In the desert, anti-Gaddafi rebels launch their attack. For several days they seem unstoppable, Libya’s fate hangs in the balance. Having gained control of the east, the rebels move west, convinced that victory is close. Our reporters followed the advance of these young men who decided to grab a weapon and join the rebellion.
A special report by FRANCE 24's team: Jean-Marie Lemaire, Cyril Vanier, Chady Chlela, Jérôme Bonnard, Catherine Norris Trent, Willy Bracciano et Khalil Béchir.
Watch the second part of our exclusive report on Libya: 'The battle of the East'
I think the defining moment of our assignment in Libya took place in our hotel room in Ajdabiyah on Tuesday March 8th, as Ahmed finished trimming our sideburns. We were sending our latest report to the newsroom, and while the satellite fed the file through to Paris, we got the local barber to give us a cut.
He couldn’t have been more than 20 years old, dressed like a back-up dancer in a music video: sneakers, faded jeans, flashy T-shirt. As he put away his scissors, he looked slightly uneasy:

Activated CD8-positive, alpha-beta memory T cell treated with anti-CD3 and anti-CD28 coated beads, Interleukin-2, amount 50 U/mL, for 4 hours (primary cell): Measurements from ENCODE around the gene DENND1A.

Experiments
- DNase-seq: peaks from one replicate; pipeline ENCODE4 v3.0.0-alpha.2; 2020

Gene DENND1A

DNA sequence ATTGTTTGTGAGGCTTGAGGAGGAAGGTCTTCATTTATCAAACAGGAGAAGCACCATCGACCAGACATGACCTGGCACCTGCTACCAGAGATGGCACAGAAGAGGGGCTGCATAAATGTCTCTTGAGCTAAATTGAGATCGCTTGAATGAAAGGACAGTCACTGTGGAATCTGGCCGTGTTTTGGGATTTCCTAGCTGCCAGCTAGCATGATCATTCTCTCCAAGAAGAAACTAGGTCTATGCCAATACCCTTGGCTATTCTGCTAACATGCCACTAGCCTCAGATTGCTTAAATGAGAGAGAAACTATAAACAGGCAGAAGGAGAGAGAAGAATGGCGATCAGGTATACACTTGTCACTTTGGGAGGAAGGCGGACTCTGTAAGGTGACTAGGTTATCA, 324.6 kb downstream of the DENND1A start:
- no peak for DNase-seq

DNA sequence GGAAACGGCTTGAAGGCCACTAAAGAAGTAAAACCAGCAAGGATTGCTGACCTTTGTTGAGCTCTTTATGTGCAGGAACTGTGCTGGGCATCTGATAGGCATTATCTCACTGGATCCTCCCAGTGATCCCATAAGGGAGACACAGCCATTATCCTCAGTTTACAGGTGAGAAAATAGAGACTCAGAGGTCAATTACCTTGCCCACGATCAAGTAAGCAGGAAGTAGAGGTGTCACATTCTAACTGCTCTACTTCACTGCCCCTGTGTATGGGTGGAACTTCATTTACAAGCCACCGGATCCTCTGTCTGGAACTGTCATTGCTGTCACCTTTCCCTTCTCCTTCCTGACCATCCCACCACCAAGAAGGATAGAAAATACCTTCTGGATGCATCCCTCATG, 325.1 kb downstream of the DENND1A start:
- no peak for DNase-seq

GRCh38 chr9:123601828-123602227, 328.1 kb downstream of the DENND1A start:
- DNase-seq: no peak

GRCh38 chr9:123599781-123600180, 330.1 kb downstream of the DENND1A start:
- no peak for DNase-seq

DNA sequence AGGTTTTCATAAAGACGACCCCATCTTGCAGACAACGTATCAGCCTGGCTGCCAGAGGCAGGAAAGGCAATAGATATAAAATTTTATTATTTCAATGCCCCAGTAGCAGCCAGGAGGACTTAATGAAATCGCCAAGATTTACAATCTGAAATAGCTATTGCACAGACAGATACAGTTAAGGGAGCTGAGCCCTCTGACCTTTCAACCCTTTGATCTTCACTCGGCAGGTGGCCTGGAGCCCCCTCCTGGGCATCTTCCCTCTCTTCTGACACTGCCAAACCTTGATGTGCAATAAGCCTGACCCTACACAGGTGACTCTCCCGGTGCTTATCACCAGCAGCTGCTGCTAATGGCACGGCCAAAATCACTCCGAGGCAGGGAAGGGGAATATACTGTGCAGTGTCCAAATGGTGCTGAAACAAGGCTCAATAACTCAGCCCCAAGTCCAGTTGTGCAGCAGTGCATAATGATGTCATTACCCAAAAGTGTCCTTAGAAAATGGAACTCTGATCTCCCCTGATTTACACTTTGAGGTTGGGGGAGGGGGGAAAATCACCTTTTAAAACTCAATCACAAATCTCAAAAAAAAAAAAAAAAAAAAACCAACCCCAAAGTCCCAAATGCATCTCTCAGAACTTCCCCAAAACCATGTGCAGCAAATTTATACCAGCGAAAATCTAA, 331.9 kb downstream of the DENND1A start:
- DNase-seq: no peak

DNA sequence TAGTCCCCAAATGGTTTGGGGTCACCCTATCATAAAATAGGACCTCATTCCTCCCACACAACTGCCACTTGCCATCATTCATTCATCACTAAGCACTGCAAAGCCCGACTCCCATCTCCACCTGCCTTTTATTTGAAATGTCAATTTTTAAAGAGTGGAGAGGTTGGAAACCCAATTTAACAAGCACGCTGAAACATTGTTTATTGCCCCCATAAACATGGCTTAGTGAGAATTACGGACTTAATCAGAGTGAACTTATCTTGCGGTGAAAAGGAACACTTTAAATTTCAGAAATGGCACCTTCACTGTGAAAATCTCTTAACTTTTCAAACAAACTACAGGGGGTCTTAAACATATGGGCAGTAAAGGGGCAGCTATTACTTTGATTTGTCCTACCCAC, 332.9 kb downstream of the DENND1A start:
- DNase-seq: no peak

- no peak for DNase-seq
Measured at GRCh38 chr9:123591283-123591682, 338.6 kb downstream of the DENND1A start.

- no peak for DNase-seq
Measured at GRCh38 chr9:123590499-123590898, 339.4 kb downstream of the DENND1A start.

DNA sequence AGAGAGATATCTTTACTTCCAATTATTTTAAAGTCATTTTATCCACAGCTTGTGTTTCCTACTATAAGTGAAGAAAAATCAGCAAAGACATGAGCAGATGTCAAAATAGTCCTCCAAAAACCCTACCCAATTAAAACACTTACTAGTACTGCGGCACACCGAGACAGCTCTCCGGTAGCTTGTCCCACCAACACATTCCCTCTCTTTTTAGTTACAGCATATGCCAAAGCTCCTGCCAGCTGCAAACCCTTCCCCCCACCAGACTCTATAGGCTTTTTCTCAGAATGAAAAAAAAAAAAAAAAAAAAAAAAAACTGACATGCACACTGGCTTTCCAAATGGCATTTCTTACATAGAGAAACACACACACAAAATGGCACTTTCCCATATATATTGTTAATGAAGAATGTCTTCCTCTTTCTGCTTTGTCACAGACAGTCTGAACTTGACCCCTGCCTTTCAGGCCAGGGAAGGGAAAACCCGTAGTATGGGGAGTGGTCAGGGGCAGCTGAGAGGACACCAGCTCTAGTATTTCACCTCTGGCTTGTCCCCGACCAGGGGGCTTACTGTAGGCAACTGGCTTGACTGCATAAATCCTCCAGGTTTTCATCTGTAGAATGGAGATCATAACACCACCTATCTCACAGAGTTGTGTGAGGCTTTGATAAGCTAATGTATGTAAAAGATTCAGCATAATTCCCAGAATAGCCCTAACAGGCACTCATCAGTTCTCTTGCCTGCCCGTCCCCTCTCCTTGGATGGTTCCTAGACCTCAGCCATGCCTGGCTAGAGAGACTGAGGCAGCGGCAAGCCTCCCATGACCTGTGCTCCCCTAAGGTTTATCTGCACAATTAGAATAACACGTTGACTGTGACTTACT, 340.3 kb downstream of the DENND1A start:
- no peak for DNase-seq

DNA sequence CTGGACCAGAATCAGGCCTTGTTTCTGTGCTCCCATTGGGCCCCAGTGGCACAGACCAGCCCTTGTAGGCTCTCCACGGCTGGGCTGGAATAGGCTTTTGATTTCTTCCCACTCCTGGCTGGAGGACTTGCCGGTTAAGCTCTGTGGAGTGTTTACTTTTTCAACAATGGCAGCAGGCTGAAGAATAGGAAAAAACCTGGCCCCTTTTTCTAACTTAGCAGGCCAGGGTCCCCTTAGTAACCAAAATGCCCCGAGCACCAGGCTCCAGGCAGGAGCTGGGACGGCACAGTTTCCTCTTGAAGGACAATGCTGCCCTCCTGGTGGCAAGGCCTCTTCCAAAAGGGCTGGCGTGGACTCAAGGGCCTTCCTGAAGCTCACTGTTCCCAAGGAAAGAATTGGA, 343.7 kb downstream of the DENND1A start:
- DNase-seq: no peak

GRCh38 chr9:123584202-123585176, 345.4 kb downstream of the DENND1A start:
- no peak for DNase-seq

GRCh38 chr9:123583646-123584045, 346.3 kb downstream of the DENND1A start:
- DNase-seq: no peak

“Sorry guys, I have to go."
"Where?" we asked.
"To the frontline. I’m going to fight.”
The young, slightly chubby, fashion-conscious barber from Ajdabiyah was telling us he couldn’t hang around because he had a war to fight. One more combatant had joined the ranks of Libya’s rebellion.
Did he have any kind of military training? Did he know how to handle a weapon? No. But his friends were going, and he would too.
Ahmed packed his scissors, refused to take any money for the haircut, and left.
Although we did encounter some professional soldiers within the ranks of the rebellion, the majority of the insurgents we met were like Ahmed: improvised fighters.
We don’t know how much action Ahmed actually saw, how much fighting he got done, but that was the feeling in Ajdabiyah at the time: anyone who could, should rush to the frontline.
The rebels just prayed that their audacity and enthusiasm would translate into military victories. And for a while they did. Rebels made significant gains early March, capturing the towns of Brega, Ras Lanuf and Ben Jawad. But pro-Gaddafi forces mounted a counter-offensive and swiftly repelled the insurgency in those towns.
The inside story posted on this page brings together reporting from three separate France 24 teams in Libya - in the capital Tripoli and on the east coast - to give you a comprehensive picture of what is happening on the ground.